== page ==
Prices hold firm despite rising numbers at the marts
‘Now we’ll see what money is in the country,” was the reaction from one beef finisher upon hearing that banks maybe about to start charging account holders for keeping money on deposit.
His worry wasn’t that some might decide to empty their accounts, but rather a fear that some in the cattle trade might decide to buy extra stock as security, and drive mart prices even higher in the process.
In reality, and without raiding their bank accounts for the communion money, those buying cattle at present appear to have plenty of cash to spend.
Despite a lot of marts reporting very strong numbers for the time of year, prices for both bullocks and heifers continue to hold well.
Bullocks were in general up 1-2c/ kg, while prices for heifers up to 600kg eased back by just 1-3c/ kg. The only exception was the 600kg+heifer prices here dropped 7c/kg to €2.08/kg.
The big question is why are numbers so strong at marts.
There appears to be no one reason. I fully accept that stock have done very well and are probably a month to six weeks ahead of most other years.
And with mart prices continuing to remain strong there is a definite logic if you’re a seller to moving stock now as opposed to a month’s time.
What seems to have gotten lost in the conversation is the fact that for prices to stay strong, buyers have to be willing to engage at those prices.
There is certainly a serious level of confidence among those purchasing when you consider that current prices for bullocks are anything from 19c/kg to 35c/kg stronger than they were this time last year, with heifers currently 18-30c/kg better.
On the factory side, beef quotes at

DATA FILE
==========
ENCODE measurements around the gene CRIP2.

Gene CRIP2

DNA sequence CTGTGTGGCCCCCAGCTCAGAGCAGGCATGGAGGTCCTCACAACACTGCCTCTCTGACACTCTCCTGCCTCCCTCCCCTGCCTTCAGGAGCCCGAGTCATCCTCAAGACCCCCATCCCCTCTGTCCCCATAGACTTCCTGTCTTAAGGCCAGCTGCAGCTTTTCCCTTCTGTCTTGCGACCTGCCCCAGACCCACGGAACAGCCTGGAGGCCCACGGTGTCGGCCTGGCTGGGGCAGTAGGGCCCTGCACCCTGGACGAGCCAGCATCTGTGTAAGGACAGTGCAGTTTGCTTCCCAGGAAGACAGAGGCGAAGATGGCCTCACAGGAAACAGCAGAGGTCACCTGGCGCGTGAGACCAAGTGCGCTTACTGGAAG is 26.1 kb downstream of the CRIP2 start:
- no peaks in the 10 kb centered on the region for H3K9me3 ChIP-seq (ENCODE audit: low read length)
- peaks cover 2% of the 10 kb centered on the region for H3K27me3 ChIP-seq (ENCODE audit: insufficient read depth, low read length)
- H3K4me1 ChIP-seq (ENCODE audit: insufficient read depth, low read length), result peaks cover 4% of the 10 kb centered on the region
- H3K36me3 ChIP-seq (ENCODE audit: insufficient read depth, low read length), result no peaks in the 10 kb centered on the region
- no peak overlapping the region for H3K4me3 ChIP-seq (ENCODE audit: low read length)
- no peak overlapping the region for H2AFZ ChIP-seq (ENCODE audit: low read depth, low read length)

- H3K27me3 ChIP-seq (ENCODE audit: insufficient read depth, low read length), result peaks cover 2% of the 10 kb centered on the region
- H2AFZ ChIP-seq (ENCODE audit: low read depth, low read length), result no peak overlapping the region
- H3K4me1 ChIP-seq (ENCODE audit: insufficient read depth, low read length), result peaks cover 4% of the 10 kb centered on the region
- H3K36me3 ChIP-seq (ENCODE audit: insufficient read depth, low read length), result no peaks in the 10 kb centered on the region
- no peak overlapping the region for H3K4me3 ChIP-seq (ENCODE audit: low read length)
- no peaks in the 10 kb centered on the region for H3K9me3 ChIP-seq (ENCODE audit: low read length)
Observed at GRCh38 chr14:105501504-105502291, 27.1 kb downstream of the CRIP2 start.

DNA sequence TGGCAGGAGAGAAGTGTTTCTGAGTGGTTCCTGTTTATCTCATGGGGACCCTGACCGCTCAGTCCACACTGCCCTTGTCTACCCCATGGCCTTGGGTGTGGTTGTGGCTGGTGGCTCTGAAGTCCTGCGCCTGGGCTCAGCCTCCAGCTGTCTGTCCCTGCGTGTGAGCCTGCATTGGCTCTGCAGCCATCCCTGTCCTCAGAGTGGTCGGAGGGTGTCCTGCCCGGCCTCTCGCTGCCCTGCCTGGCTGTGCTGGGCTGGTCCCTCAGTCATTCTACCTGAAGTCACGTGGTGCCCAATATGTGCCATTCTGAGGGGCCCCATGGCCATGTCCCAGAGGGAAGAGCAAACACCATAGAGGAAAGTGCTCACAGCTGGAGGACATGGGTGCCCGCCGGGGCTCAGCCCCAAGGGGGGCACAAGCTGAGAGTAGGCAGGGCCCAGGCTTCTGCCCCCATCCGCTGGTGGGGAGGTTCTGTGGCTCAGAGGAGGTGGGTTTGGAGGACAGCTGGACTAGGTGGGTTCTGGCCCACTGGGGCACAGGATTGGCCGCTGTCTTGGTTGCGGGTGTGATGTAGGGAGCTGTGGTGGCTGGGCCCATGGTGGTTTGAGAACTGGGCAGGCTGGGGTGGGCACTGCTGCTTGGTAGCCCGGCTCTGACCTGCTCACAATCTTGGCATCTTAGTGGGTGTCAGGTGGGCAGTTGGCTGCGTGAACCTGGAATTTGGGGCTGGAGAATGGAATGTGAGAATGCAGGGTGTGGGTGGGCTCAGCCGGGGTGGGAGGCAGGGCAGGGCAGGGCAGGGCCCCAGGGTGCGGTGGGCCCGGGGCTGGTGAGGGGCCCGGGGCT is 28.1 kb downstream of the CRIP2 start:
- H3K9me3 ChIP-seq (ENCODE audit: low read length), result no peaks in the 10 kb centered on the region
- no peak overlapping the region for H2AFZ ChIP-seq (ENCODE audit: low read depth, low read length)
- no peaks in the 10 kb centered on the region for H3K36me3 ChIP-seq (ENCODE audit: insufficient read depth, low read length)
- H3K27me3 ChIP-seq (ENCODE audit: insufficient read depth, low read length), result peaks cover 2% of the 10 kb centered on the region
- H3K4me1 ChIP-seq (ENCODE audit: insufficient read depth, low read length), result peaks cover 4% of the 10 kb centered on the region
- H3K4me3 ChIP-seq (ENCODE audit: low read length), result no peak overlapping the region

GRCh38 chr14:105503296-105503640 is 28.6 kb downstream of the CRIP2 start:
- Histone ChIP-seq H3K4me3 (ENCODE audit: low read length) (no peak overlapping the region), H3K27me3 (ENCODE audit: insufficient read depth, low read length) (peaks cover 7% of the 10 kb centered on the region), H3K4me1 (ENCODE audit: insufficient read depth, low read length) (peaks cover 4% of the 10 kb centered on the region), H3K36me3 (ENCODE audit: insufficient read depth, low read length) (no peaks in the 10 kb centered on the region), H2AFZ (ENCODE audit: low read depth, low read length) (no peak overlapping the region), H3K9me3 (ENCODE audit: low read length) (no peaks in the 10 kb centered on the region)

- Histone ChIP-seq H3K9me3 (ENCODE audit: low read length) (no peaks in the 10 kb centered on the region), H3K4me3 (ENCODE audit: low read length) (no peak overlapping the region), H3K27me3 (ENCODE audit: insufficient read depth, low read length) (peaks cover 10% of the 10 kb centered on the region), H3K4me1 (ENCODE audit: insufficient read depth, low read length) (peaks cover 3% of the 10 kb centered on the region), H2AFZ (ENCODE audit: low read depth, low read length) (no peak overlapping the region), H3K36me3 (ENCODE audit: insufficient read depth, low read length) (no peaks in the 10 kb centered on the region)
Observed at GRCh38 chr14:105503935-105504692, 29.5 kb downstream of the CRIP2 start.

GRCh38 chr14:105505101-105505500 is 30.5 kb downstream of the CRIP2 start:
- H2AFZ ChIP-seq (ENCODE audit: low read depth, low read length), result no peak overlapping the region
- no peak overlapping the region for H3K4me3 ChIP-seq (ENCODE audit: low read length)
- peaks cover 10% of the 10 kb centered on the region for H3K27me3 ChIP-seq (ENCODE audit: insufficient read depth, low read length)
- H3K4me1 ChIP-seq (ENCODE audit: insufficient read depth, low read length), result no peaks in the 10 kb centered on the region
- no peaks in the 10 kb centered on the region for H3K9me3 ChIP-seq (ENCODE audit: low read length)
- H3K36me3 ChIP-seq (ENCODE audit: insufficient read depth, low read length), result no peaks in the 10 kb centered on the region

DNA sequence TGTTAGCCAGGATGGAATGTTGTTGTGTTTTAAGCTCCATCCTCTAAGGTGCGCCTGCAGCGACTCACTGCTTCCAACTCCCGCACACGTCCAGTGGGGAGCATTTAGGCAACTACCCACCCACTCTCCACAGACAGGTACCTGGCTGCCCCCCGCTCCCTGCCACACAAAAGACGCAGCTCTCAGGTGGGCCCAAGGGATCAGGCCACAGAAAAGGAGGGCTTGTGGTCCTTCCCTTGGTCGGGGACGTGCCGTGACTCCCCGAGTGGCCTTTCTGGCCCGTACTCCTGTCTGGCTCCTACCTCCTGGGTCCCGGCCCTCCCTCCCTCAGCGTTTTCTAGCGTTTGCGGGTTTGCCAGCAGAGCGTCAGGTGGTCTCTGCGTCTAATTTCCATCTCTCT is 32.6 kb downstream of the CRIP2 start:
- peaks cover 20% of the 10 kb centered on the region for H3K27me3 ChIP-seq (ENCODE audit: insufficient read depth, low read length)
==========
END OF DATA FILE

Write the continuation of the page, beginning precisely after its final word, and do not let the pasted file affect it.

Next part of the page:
€3.70-3.80/kg are roughly 20-25c/ kg better than this time last year.
Several mart managers over the last month have told me that some of the prices they’ve seen given by factory agents would require a factory price of €4.20/kg just to break even.
Apart from the better prices, helping to pull stock into the marts there also appears to be a feeling of uncertainty in relation to what would happen should a second wave of Covid-19 strike later in the year.
Are some buyers stocking up now in the hope of avoiding difficulties in acquiring numbers should that happen?
Wet field conditions across a lot of the country are also playing a part in bigger mart numbers as store men chose to lighten the load on their ground.
It’s a similar situation for those with beef in these areas as they lighten the load on the land earlier than normal thus creating additional demand for replacements ahead of time.
Despite, or maybe because of, smaller numbers prices for weanlings moved upwards last week with the Ringside tables showing the better 400-600kg bull up by €52-78/hd which in turn helped to bring his overall average up by €40-60/hd.
Weanling numbers are small so far, with one mart manager reckoning that they won’t be there as before because of the fall-off in suckler numbers.
That’s a simple but accurate observation — no suckler cow equals no beef calf.
There’s a long way to go to Christmas but at this point it looks like being a very interesting back end.
There is a serious level of confidence among buyers when you consider that prices for bullocks are 19-35c/kg higher and heifers 18-30c/kg higher than this time last year